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Canada approved the clinic trials of VCTX210 therapy for type 1 diabetes
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Canada approved the clinic trials of VCTX210 therapy for type 1 diabetes. What are the diabetes treatments?
On November 16, CRISPR Therapeutics and ViaCyte announced that Health Canada has approved the clinical trial application for VCTX210, and it is expected to start patient registration before the end of the year. The phase I clinical trial will evaluate the safety, tolerability and immune evasion of VCTX210 in patients with type 1 diabetes.
CRISPR Therapeutics is a company founded by Emmanuelle Charpentier, winner of the 2020 Nobel Prize in Chemistry. It went public in 2016. ViaCyte was established in 1999 and focuses on the treatment of diabetes and regenerative medicine.
Type 1 diabetes is an autoimmune disease. Because the immune system mistakenly attacks pancreatic β cells, the body cannot maintain normal blood sugar levels because of insufficient insulin secretion. For patients with type 1 diabetes, long-term insulin injections and blood glucose monitoring are necessary treatments. However, daily injections will not only cause great pain to the patient, but also may cause complications such as hypoglycemia, epilepsy and coma, and may even lead to death in severe cases.
Among the many candidate treatment strategies, replacing β cells destroyed by autoimmunity is considered the closest approach to “cure” type 1 diabetes.
The replacement of β cells can be achieved by transplanting the entire pancreas or islets from the donor. However, although pancreatic transplantation has good long-term functional effects, the incidence of perioperative complications is high, and pancreatic islet transplantation has the problems of low implantation rate and reduced graft function.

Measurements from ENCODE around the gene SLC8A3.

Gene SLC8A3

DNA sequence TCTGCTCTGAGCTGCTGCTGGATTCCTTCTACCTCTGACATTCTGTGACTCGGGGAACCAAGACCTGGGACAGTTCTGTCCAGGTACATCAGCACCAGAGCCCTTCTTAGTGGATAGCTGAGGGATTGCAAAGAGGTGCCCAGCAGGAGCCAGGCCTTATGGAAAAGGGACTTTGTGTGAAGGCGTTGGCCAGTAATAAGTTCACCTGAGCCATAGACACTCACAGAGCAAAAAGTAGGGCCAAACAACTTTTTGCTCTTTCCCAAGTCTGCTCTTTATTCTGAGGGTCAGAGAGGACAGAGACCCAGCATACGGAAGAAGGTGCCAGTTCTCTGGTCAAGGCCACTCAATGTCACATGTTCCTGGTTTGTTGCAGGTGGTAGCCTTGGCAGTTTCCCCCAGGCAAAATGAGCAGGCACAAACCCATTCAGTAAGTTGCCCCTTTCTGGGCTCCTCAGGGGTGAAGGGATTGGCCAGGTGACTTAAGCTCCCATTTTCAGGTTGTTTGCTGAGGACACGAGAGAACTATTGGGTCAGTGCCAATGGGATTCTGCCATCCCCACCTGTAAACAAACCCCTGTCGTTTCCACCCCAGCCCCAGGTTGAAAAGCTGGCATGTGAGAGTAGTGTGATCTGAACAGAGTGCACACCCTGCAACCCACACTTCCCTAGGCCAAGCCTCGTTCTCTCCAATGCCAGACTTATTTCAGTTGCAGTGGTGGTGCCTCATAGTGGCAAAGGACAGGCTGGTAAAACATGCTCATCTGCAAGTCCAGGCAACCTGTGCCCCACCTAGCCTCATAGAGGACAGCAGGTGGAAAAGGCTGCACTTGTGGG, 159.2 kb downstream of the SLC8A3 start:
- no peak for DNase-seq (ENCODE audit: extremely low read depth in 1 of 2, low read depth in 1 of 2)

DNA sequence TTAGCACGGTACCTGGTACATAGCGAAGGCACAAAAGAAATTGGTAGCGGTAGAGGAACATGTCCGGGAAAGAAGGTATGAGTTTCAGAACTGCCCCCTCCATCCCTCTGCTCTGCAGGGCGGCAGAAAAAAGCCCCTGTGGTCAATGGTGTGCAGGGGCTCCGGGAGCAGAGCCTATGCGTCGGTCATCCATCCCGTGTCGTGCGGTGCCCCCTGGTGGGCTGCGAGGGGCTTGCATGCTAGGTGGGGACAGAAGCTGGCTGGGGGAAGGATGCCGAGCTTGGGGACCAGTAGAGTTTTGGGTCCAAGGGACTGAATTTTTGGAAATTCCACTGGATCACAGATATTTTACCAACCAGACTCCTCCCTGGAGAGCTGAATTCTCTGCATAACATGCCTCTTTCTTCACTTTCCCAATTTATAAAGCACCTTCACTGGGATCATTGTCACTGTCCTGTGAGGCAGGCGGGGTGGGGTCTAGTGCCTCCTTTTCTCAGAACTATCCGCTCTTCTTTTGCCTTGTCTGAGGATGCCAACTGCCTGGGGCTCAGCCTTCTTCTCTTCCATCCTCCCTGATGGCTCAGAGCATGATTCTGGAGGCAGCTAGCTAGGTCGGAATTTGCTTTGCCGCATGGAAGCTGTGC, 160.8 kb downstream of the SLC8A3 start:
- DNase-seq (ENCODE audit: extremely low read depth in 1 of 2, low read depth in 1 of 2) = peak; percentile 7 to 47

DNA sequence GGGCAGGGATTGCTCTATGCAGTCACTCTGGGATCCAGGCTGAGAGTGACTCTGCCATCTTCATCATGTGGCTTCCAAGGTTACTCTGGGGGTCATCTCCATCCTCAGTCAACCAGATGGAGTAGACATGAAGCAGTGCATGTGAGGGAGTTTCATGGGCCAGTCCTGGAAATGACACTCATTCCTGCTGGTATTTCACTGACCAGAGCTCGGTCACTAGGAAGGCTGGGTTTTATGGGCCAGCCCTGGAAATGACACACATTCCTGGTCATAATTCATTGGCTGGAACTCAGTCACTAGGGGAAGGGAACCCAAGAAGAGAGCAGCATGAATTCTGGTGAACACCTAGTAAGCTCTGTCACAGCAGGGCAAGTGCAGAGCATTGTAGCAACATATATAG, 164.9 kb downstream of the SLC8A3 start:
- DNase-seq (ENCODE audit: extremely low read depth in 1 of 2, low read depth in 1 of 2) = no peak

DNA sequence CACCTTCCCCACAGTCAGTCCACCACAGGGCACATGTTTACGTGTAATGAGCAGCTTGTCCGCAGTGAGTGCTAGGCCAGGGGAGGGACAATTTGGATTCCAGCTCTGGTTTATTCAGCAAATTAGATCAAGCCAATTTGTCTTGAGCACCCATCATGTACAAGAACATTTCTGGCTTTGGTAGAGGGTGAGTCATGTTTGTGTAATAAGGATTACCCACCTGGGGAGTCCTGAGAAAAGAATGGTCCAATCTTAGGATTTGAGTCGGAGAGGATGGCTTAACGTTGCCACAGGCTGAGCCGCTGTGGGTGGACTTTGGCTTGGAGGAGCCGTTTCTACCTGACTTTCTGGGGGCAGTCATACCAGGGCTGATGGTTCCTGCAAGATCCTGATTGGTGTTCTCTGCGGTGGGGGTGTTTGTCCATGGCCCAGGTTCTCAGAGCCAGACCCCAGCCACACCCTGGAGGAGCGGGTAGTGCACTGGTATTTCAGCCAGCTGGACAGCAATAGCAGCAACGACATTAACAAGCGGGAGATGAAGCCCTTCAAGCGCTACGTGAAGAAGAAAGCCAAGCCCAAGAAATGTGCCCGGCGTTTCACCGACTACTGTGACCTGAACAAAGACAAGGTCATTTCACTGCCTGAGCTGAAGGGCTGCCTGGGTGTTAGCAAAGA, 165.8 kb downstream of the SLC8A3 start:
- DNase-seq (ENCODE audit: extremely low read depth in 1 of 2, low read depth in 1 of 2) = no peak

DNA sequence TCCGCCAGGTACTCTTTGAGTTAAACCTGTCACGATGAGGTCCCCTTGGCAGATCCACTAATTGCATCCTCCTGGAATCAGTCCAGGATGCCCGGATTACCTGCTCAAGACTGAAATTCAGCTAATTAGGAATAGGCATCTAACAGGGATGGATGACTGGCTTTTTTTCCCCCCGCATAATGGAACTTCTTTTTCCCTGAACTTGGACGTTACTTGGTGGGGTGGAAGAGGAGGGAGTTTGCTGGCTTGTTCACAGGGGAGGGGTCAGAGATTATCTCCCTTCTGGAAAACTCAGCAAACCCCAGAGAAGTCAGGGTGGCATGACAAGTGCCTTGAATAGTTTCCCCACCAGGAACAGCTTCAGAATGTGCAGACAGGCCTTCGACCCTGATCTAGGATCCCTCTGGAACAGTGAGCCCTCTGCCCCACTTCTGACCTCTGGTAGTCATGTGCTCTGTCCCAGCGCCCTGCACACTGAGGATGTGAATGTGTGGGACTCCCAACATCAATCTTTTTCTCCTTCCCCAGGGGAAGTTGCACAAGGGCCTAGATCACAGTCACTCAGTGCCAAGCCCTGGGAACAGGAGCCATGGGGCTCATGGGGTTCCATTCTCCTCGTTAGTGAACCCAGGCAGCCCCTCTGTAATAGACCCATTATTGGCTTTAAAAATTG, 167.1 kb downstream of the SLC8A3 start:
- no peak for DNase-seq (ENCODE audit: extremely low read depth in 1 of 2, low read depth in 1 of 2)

VCTX210 developed by ViaCyte and CRISPR is a stem cell-derived β-cell replacement product, which has the potential to be applied to all type 1 and type 2 diabetes that require insulin. CyT49 pluripotent stem cells can differentiate into pancreatic endoderm cells, which will be placed in a “pocket”-like device and implanted with the device under the patient’s skin, and blood vessels can enter the “pocket” to directly interact with the implanted cells.
CyT49 pluripotent human stem cell line is designed and modified by CRISPR technology to have immune evasion and can avoid being destroyed by the patient’s immune system. Therefore, this product does not require simultaneous immunosuppression.
In recent years, various innovative therapies and new technologies for diabetes have emerged one after another.
In June 2020, Science Translational Medicine reported a new type of diabetes cell therapy. Researchers used gene editing to modify the patient’s own T cells. The phenotype and cytokine characteristics of the modified T cells are very similar to those of natural Tregs and have powerful Immunosuppressive function.
These modified cells are expected to enter the pancreas after being returned to the patient’s body to help suppress the over-activated immune response and maintain and protect the function of β cells.
This technology has been authorized by GentiBio for development, and GentiBio has received US$157 million in Series A financing in August this year.
In May of this year, Nexturn Bio acquired a 50% stake in RosVivo Therapeutics, and the type 2 diabetes RNA therapy developed by RosVivo also surfaced. RosVivo uses miRNAs with natural anti-diabetic and anti-obesity effects on pancreatic cells, adipocytes and gastrointestinal cells to change gene expression, cell phenotype and function, thereby reversing the pathology of type 2 diabetes.
According to the research report of RosVivo, compared with liraglutide/smeglutide, RSVI-301 has excellent performance and significantly reduced side effects.
(source:internet, reference only)